How do you germinate acorns from willow oak and water oak so that little tree seedlings will sprout?
The Gardener’s Answer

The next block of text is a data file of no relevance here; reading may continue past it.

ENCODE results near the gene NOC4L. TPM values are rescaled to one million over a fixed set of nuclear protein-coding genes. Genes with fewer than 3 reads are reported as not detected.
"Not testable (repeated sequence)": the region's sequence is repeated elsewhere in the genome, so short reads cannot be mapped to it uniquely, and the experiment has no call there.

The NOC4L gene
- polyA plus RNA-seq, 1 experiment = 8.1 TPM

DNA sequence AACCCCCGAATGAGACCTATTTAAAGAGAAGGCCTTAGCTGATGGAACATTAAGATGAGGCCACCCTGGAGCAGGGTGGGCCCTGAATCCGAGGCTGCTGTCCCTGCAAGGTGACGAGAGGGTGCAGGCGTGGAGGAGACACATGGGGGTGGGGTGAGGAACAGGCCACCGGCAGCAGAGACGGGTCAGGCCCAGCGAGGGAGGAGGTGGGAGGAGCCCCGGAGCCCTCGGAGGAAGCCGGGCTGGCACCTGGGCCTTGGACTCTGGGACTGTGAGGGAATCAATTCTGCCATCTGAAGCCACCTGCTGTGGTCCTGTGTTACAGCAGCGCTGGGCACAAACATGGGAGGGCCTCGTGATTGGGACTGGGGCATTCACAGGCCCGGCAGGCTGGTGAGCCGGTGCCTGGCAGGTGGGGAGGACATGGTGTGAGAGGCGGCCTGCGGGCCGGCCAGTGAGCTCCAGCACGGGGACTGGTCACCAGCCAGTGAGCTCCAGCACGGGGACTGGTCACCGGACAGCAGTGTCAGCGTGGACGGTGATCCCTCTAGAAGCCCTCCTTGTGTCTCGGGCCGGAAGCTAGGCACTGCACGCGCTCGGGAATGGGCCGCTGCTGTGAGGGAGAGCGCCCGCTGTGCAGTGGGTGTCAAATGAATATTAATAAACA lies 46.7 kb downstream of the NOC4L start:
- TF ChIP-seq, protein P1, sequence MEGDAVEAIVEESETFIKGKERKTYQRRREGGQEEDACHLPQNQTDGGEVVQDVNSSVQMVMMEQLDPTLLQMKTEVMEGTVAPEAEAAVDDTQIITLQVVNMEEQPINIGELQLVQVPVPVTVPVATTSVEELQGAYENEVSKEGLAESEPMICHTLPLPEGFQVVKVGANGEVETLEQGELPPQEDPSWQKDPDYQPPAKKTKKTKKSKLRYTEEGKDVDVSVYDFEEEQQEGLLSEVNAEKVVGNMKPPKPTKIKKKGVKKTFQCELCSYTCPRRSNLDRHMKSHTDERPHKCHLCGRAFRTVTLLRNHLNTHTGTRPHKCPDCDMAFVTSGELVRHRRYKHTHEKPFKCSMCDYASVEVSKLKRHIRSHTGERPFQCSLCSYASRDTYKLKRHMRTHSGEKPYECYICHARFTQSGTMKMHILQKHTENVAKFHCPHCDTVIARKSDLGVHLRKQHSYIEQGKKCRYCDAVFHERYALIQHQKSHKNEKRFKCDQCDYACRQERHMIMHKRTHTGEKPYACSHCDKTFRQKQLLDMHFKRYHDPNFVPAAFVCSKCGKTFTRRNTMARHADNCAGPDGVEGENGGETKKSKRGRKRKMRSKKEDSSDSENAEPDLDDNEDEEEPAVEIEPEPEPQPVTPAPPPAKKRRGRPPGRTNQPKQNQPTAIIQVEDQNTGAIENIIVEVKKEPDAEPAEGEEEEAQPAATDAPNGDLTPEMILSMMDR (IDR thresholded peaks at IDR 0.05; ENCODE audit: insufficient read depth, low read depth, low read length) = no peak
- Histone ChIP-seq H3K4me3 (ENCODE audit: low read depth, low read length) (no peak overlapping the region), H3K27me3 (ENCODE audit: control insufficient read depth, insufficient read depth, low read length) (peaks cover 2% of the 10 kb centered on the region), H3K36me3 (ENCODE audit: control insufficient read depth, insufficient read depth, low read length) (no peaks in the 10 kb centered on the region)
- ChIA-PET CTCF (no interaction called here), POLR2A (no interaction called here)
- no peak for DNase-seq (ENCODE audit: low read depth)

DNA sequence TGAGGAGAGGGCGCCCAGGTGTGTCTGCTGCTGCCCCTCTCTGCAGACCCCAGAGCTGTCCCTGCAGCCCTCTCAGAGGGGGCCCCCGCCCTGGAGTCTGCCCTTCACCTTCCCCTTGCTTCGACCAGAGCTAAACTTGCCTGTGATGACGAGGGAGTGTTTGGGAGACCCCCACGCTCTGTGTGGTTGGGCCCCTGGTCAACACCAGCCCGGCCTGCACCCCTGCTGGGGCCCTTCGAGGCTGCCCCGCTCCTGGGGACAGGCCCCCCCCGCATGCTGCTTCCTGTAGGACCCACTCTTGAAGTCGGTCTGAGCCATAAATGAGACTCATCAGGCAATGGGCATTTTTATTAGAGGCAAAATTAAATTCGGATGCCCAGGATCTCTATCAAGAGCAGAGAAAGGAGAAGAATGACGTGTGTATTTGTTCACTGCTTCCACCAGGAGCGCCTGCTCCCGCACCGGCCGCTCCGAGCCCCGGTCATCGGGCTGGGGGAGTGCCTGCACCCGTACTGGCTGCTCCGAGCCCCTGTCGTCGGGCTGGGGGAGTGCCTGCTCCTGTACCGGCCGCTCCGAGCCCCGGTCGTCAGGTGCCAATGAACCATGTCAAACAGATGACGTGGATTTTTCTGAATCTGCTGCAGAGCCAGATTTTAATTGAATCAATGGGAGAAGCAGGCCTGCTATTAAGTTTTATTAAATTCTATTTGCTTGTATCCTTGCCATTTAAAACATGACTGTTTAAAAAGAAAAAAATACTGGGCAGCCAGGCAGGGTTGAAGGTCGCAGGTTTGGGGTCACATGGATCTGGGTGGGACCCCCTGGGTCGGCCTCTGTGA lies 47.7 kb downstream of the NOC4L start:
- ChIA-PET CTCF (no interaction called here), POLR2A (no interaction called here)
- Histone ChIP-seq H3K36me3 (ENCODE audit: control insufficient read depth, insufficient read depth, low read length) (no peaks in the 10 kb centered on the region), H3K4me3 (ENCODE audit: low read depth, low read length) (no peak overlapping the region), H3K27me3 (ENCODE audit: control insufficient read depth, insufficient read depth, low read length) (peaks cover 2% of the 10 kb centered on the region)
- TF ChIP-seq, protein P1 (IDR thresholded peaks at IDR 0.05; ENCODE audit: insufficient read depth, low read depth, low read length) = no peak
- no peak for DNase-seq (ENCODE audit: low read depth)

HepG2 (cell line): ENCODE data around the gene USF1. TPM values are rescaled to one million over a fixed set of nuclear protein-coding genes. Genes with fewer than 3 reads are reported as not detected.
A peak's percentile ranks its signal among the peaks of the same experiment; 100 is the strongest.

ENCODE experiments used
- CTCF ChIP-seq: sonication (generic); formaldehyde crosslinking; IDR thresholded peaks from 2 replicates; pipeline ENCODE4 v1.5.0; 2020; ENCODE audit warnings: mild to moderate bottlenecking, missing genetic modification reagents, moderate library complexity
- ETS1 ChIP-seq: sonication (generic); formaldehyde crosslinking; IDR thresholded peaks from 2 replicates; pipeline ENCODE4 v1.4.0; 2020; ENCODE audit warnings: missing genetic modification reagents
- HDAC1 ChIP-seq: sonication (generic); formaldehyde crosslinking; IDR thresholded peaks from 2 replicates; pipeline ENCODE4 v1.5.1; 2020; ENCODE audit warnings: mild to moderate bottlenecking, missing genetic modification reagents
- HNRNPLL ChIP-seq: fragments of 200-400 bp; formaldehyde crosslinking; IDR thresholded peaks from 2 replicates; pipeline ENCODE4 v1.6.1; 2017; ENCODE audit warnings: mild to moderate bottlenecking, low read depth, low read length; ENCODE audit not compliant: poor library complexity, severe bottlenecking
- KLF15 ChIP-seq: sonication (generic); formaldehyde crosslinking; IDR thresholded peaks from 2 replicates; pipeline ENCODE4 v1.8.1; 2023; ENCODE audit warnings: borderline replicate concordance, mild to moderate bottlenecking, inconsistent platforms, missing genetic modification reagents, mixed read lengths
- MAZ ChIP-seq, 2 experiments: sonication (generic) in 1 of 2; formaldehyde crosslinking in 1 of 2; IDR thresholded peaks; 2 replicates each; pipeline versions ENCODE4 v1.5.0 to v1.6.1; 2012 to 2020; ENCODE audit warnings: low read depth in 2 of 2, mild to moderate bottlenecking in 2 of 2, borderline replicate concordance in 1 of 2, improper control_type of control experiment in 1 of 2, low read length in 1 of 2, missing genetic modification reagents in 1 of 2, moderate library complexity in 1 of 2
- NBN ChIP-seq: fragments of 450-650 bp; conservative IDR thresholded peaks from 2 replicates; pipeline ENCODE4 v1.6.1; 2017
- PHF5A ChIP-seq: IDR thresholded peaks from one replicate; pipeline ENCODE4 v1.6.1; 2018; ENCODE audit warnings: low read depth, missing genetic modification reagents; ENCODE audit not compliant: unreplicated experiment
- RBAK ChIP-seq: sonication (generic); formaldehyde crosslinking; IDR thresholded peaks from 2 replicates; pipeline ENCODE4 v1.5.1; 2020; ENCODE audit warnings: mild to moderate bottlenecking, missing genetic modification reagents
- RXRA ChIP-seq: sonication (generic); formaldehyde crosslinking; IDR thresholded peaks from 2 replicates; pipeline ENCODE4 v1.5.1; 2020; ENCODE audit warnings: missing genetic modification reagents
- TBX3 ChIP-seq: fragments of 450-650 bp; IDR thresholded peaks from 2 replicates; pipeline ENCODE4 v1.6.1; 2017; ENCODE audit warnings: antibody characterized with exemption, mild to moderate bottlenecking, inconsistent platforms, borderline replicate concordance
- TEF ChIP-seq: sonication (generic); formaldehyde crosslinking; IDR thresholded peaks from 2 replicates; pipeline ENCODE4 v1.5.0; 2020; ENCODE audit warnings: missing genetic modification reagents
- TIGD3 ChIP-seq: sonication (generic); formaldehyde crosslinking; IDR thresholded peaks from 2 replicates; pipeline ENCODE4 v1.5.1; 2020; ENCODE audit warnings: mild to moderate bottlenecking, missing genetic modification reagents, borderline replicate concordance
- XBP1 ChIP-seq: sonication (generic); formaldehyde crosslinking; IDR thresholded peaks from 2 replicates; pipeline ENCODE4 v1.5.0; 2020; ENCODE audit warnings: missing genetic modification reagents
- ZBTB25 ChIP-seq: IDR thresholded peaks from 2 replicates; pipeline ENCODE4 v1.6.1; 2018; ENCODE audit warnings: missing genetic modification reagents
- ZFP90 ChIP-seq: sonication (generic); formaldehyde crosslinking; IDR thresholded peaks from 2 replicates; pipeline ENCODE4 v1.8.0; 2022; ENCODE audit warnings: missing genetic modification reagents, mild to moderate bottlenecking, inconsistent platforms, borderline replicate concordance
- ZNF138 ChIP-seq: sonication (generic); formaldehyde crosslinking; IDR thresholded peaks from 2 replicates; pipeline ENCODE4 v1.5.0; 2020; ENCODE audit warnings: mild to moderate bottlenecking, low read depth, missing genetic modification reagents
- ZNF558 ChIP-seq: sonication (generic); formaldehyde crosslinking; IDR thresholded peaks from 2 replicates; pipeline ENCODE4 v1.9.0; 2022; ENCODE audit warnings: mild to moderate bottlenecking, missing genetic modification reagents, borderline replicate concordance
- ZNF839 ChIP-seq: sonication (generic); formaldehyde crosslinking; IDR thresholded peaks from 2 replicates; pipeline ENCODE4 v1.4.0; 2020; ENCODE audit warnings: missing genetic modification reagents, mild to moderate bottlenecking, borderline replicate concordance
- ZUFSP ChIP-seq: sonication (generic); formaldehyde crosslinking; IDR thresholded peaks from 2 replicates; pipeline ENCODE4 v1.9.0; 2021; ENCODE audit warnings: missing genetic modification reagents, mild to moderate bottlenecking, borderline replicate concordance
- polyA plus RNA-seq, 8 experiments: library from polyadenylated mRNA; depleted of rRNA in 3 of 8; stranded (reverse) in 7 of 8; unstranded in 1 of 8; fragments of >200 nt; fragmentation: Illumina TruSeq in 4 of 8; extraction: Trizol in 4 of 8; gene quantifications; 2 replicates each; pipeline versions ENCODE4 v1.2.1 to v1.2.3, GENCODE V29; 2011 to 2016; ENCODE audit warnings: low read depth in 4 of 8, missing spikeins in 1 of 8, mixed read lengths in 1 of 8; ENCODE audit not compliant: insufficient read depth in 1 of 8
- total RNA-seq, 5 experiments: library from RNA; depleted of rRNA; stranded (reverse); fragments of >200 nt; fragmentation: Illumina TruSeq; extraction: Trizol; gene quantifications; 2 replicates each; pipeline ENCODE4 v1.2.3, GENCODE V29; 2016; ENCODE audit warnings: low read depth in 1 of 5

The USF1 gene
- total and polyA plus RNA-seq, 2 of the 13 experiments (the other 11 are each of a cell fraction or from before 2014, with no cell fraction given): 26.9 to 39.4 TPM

Hello, Kirk: Willow oak (Quercus phellos) and water oak (Quercus nigra) are both readily propagated from seed. These hardwood trees are generally good seed producers. Acorns from these trees will ripen from late October to early November. As a general rule the seed of white oaks (willow oak) matures in one year and the seed of black oaks (water oak) takes two years to ripen. Timing is key for successful propagation. So, this is a perfect time to start collecting your acorns. The acorns on the lower branches will ripen first so go ahead and start removing them from the trees. Choose the larger acorns that have turned brown as opposed to the green ones since these are the ripened ones. Take all the acorns you have collected and soak them in water for 24 hours. Discard the floating ones since this is an indication they have been damaged by insects. With the remaining sinkers you can directly plant them in the ground or in containers outdoors. These seeds require two to three months of cold stratification for improved germination; however, planting them directly in the ground, or in a container for that matter, makes them a likely food source for insects and other critters during the winter months. For this reason you may consider planting more than you would like and hopefully you will have seedlings to share with your friends. So, after you have separated the sinkers from the floaters go ahead and remove the acorn caps and plant the bottom of the acorns 12-18 inches deep. Plant them on their side and water them well. Thin your seedlings the second year. You should not have to water throughout the winter months but spring/summer may require hand watering on your part if Mother Nature does not provide sufficient moisture. A thin layer of mulch will help keep the moisture in. Planting from seed can be very rewarding but it certainly takes a lot of patience so keep this in mind as you begin this process.